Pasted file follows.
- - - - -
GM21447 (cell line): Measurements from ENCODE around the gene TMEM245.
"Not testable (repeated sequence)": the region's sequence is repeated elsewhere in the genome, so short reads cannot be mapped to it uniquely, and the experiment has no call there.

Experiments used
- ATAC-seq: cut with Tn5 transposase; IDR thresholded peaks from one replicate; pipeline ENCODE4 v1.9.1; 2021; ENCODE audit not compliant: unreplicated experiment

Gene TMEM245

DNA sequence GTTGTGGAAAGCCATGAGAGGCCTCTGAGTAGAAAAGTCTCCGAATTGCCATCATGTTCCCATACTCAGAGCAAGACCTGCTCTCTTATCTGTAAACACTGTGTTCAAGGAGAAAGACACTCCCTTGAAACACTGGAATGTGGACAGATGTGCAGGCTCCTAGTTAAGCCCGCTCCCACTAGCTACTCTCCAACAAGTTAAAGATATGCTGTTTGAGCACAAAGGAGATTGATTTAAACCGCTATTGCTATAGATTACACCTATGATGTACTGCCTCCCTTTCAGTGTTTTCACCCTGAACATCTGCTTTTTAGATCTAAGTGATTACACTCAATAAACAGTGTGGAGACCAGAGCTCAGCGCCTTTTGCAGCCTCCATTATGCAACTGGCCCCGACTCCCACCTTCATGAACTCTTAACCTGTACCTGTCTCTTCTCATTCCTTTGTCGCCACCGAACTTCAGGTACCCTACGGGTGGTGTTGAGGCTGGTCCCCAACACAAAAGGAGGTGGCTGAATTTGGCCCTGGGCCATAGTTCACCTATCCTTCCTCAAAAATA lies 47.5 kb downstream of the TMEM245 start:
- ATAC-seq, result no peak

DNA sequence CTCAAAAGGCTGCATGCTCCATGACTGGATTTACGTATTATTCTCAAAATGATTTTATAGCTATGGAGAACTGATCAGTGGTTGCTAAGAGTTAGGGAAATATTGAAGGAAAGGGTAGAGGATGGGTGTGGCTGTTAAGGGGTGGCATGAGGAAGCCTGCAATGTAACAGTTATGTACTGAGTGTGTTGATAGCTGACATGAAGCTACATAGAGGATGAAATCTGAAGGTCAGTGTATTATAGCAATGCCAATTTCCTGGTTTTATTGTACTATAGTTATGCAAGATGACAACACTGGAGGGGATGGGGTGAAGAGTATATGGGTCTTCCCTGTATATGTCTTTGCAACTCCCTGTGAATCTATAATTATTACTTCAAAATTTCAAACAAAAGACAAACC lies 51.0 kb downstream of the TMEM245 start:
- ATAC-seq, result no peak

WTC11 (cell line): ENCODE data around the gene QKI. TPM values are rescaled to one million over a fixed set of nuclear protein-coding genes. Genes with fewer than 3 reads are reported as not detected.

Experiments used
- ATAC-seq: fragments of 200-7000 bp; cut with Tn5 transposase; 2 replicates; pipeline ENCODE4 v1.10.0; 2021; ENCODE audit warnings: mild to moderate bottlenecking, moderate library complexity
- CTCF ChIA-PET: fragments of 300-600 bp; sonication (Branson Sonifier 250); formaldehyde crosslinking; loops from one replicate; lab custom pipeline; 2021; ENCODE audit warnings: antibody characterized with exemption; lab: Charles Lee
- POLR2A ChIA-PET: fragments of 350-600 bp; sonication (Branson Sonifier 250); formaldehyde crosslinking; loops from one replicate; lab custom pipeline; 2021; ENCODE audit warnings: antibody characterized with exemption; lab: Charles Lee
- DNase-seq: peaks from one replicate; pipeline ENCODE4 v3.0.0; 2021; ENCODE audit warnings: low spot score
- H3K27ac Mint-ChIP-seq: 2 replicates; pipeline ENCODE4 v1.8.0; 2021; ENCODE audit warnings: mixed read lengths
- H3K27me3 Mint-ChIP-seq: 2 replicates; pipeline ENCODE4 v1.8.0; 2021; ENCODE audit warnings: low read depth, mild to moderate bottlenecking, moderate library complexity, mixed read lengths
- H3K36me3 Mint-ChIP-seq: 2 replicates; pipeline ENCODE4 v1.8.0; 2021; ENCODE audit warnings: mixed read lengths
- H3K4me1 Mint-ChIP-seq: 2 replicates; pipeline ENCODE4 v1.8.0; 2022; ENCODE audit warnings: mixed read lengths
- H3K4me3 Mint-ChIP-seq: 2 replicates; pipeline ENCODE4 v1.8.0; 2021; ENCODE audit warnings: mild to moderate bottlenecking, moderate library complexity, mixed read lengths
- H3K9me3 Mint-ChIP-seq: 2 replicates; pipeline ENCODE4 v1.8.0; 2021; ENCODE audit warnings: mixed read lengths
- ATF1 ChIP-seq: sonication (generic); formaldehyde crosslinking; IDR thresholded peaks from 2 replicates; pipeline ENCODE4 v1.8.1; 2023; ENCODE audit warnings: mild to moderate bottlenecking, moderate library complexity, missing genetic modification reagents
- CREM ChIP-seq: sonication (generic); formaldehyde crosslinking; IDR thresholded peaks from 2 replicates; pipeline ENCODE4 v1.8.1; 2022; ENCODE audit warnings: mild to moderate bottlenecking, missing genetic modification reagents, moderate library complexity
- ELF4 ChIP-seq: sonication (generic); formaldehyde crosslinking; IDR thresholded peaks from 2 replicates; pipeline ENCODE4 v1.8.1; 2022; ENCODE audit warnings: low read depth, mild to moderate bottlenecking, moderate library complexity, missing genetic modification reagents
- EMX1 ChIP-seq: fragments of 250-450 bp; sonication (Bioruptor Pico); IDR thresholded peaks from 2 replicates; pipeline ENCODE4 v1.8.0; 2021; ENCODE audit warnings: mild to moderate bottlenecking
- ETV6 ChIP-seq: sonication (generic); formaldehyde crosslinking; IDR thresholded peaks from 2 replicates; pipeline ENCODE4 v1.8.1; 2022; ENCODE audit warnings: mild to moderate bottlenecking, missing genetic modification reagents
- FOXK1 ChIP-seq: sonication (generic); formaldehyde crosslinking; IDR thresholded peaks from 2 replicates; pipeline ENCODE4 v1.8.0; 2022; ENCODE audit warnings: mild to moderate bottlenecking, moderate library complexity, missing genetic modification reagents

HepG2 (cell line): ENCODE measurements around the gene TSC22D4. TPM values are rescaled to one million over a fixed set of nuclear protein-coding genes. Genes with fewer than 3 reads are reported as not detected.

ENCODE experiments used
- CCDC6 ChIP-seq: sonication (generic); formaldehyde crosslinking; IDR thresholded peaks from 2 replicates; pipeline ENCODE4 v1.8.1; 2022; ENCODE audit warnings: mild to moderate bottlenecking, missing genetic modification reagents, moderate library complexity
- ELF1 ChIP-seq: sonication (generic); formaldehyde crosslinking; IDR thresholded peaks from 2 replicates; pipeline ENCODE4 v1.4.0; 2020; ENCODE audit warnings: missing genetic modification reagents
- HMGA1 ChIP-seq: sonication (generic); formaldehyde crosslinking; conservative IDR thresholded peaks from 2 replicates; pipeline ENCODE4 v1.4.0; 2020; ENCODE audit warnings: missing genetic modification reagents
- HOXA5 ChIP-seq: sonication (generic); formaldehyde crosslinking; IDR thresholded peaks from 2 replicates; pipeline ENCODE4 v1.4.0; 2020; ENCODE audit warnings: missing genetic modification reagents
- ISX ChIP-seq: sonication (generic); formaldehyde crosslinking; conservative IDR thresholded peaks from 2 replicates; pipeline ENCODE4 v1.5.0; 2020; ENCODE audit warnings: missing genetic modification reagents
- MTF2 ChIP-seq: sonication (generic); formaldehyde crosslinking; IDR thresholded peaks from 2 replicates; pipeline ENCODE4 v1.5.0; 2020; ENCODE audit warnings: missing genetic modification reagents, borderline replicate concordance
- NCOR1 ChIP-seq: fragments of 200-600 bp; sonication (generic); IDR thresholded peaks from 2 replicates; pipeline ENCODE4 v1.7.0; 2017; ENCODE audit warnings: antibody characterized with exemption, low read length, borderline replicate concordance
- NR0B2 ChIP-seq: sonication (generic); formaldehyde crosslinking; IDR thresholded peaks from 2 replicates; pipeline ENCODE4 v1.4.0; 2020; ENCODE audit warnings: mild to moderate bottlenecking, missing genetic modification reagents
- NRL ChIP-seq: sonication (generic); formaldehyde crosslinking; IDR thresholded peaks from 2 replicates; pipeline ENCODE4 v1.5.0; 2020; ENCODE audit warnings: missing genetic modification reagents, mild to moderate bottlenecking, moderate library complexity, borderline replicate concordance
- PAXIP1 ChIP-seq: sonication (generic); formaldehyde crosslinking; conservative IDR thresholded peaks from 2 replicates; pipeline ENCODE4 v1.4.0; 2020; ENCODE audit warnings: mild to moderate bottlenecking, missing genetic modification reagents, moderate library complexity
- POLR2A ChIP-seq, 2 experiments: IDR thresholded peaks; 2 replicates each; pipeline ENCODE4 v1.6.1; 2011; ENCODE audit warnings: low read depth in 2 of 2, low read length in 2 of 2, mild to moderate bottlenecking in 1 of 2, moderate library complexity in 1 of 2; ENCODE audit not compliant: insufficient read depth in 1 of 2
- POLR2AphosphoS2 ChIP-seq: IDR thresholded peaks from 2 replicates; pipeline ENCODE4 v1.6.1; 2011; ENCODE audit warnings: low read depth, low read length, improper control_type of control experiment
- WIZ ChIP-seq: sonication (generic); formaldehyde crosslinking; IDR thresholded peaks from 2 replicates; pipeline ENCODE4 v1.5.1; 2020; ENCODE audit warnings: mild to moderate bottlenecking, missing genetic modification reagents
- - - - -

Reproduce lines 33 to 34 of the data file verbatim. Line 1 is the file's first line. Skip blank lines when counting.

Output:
- HOXA5 ChIP-seq: sonication (generic); formaldehyde crosslinking; IDR thresholded peaks from 2 replicates; pipeline ENCODE4 v1.4.0; 2020; ENCODE audit warnings: missing genetic modification reagents
- ISX ChIP-seq: sonication (generic); formaldehyde crosslinking; conservative IDR thresholded peaks from 2 replicates; pipeline ENCODE4 v1.5.0; 2020; ENCODE audit warnings: missing genetic modification reagents